After all this seasonal kaiseki, fresh sushi and fish marketing, tempura was my final meal in Tokyo.  More than anything, I was looking for an experience that would move the needle for me, in terms of expanding in a vital way the played-out preconception of what tempura is.  I’d previously had amazing sushi, ramen, yakitori, izakaya food before getting to Japan, but tempura more or less had largely been a side dish that came with a bowl of udon, and rarely oil-clogged and batter-heavy (not always a bad thing, but still).

In that vein, Lucas and I headed to Tunahachi, a low-key tempura shop on the 8th floor of Keio department store in Shinjuku (the original location is not too far away either).  I ordered a set menu that included a miso soup, tuna sashimi, and shaved daikon salad, while Lucas added a few things from the à la carte menu to share.  While the appetizers weren’t the focal point of the meal, they (the tuna in particular) were quite tasty.DSC_0655 DSC_0650 DSC_0651The tempura came in all shapes and sizes: slices of sweet potato and squash, clam (shell and all), shrimp head, kakiage (another variety of small shrimp), squid, etc.  What really surprised me was how inconspicuous the oil was – there were only a light, thinly battered crisp and a hot bite of whatever underlying ingredient.  My favorites were the tiger prawn, shrimp head, shrimp cake, sweet potato, and pearl onion.DSC_0653 DSC_0657 DSC_0659 DSC_0658 DSC_0654 DSC_0660 DSC_0656Unfortunately, I don’t remember if I got any anago (sea eel), which is featured on many of Tunahachi’s set options.  Interestingly, on paper, Tunahachi still doesn’t match up to the precise, perfected craft (or hype) of some of the Michelin-starred tempura institutions Tokyo has to offer, but this was a great first step, away from the staid tempura combos and into a more discerning and gustatorially vibrant concept.DSC_0647Tunahachi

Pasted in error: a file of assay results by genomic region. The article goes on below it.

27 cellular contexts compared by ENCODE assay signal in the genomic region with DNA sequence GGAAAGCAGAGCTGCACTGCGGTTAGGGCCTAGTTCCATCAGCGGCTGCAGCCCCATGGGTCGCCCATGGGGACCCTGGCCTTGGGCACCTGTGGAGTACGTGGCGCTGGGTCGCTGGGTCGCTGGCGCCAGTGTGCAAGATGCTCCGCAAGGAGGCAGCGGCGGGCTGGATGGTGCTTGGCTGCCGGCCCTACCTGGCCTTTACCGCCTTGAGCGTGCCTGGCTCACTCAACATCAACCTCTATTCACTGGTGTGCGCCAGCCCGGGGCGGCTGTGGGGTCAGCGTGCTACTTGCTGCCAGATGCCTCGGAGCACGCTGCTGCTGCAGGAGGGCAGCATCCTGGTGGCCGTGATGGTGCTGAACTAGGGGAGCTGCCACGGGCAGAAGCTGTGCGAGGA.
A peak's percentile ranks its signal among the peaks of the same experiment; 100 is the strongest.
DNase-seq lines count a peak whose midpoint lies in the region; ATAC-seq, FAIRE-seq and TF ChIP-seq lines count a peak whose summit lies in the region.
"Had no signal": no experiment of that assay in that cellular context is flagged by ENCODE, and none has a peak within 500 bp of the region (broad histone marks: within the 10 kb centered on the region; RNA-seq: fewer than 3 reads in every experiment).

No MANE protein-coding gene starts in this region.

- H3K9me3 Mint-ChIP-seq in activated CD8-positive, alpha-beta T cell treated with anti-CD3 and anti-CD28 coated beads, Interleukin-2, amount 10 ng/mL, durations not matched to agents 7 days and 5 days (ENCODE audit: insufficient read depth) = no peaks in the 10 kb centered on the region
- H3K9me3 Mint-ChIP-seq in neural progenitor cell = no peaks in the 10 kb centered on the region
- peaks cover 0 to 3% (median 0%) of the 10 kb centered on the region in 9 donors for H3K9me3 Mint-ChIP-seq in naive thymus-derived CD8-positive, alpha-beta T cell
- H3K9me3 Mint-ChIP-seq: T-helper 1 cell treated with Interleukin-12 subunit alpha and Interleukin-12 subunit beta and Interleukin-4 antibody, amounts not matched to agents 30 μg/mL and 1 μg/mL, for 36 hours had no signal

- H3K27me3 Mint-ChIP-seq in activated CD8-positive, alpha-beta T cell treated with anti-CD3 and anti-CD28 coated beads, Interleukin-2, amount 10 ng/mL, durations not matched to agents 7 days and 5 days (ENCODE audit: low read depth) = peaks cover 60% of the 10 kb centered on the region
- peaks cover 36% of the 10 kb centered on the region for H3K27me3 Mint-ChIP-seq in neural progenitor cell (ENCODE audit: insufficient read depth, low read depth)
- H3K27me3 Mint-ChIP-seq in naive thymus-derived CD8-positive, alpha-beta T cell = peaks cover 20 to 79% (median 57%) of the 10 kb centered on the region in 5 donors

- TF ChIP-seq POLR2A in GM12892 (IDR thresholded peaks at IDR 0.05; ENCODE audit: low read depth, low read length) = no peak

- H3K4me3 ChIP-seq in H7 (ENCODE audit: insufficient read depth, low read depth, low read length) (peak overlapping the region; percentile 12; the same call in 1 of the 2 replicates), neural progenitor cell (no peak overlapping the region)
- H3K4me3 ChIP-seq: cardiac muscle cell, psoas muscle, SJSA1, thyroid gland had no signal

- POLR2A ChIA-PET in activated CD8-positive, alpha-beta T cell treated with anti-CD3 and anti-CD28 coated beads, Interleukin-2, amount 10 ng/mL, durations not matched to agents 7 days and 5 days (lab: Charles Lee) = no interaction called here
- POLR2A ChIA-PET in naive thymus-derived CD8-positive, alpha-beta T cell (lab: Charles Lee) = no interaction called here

Keio Department Store 8F, 1-1-4 Nishi Shinjuku, Shinjuku-ku, Tokyo 160-0023
Telephone: 03-5321-5965
Multiple locations

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